After Sam Underhill's disallowed try that denied England victory over the All Blacks, Rugby World looks at other TMO controversies that have affected the men in white…
TMO controversies involving England
England were denied probable victory against New Zealand after a contentious late call by the Television Match Official (TMO) led to Sam Underhill’s ‘winning try’ being disallowed.
It’s the latest in a long line of TMO controversies – and there will be many more to come. Human error, or human accuracy, is part and parcel of the game and doesn’t it give us lots to talk about! Here are seven TMO incidents from down the years just involving England…
England v South Africa, 2007
England lose out
The grand daddy of TMO controversies because it occurred in a World Cup final that, at that stage of the match, was still in the balance.
England were trailing 9-3 soon after half-time when Mathew Tait made a great line break to get within five metres of the Springboks line. Going to the short side, Jonny Wilkinson flicked a pass out for Mark Cueto to dive over in the corner – under pressure from No 8 Danie Rossouw’s despairing tackle.
The decision was referred to TMO Stuart Dickinson and, thanks to a communication breakdown with French TV producers, took an age to arrive. The Australian finally decided Cueto’s foot had brushed the touchline before the ball was grounded.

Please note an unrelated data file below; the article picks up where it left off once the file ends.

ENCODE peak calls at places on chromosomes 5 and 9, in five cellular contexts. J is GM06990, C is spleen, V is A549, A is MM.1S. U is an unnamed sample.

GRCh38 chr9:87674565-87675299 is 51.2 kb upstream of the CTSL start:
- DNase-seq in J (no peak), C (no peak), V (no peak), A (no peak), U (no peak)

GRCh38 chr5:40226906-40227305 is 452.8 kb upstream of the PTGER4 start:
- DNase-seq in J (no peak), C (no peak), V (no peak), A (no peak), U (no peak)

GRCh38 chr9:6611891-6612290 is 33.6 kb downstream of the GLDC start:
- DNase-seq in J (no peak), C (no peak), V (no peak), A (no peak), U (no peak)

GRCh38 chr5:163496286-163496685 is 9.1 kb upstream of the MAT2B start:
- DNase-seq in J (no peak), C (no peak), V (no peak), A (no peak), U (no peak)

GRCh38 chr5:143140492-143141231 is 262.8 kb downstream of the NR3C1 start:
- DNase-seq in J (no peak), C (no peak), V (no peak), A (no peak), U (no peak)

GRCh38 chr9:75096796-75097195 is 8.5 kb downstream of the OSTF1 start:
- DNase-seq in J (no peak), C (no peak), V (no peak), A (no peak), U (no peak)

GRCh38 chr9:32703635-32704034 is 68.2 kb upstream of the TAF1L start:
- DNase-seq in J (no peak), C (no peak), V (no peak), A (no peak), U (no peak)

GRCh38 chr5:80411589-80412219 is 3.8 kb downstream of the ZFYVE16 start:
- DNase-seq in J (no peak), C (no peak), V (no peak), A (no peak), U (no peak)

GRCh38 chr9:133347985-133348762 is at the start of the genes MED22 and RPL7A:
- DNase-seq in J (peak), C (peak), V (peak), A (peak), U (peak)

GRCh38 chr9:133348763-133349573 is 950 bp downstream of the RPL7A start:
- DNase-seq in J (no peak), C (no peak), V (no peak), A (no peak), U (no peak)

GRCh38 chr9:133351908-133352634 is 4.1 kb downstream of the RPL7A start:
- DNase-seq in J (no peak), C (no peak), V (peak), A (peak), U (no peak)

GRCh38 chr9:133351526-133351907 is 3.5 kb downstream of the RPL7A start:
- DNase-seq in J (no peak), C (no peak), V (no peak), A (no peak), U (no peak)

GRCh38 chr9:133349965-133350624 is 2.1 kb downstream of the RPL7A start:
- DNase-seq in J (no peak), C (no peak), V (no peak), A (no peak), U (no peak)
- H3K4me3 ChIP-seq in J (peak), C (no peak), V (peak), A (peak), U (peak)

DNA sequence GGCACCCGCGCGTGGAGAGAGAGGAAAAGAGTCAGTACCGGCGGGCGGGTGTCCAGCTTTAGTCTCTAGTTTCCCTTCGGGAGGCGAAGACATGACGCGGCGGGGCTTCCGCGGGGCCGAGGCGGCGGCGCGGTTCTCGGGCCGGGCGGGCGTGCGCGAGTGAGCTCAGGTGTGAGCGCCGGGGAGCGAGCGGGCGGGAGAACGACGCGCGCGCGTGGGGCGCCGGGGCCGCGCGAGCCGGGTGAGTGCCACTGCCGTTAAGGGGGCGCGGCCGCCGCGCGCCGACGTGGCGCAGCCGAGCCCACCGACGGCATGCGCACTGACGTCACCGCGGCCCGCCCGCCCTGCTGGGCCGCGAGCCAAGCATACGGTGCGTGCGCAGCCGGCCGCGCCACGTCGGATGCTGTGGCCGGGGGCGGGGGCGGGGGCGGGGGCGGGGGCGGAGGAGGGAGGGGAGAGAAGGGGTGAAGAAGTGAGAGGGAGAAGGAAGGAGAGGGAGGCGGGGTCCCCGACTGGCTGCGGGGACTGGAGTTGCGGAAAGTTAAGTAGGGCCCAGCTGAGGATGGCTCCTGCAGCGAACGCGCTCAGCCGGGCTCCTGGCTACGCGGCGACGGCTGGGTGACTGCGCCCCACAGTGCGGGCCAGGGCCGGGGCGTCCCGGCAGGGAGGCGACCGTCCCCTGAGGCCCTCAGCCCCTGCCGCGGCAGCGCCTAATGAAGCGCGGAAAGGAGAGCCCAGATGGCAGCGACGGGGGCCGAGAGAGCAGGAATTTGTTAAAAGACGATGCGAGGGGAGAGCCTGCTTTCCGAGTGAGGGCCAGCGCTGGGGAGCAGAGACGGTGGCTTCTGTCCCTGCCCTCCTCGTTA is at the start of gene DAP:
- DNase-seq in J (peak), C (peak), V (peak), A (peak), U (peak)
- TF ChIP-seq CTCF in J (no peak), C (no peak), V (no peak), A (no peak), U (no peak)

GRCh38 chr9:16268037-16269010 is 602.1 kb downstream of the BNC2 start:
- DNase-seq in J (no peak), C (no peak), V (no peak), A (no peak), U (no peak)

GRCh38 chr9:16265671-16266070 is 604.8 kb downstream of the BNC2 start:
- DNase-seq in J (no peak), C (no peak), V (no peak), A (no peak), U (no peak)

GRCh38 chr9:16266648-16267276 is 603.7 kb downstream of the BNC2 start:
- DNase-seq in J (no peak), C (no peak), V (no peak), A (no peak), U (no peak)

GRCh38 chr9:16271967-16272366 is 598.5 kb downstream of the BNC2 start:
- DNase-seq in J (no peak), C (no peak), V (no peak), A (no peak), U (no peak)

“As a player you generally know when you are in or not. For me, it was 100% a try,” said Cueto in the aftermath of that 15-6 defeat for England at the Stade de France.
“My foot came off the ground as I went over the line. I was amazed when it wasn’t awarded – I couldn’t believe it. At that stage we were six points behind. It would have taken us to within one. Wilko would probably have converted it and we’d have been a point up. Neither team was that close to scoring throughout the game so that could have been it really.”
The passage of time hasn’t changed his mind. More recently the former Sale wing said: “It was the early days of TMO. I’ve seen far less obvious sorts of tries given. In any other game, I’m convinced it would have been given.”
England v Australia, 2017
In England’s favour
It doesn’t take much to wind up Michael Cheika and last autumn he was practically frothing at the mouth after three TMO calls went against his side.
Australia had two tries ruled out on review while TMO Simon McDowell took four minutes to decide that Elliot Daly’s try could stand, deeming that the ball hadn’t grazed the touchline before he gathered it.
The decision to rule out Marika Koroibete’s try on 69 minutes, with England clinging to a 13-6 lead, so enraged Wallaby coach Cheika that he was seen to shout “f***ing cheats”, for which he received a warning from the Disciplinary Officer for the Autumn Internationals.
Koroibete was turtled over the try-line by a last-ditch Chris Robshaw tackle. An extended roll by the Wallaby suggested he got the ball down but, after numerous replays, it was decided that Stephen Moore had obstructed Robshaw from making a “clean tackle”.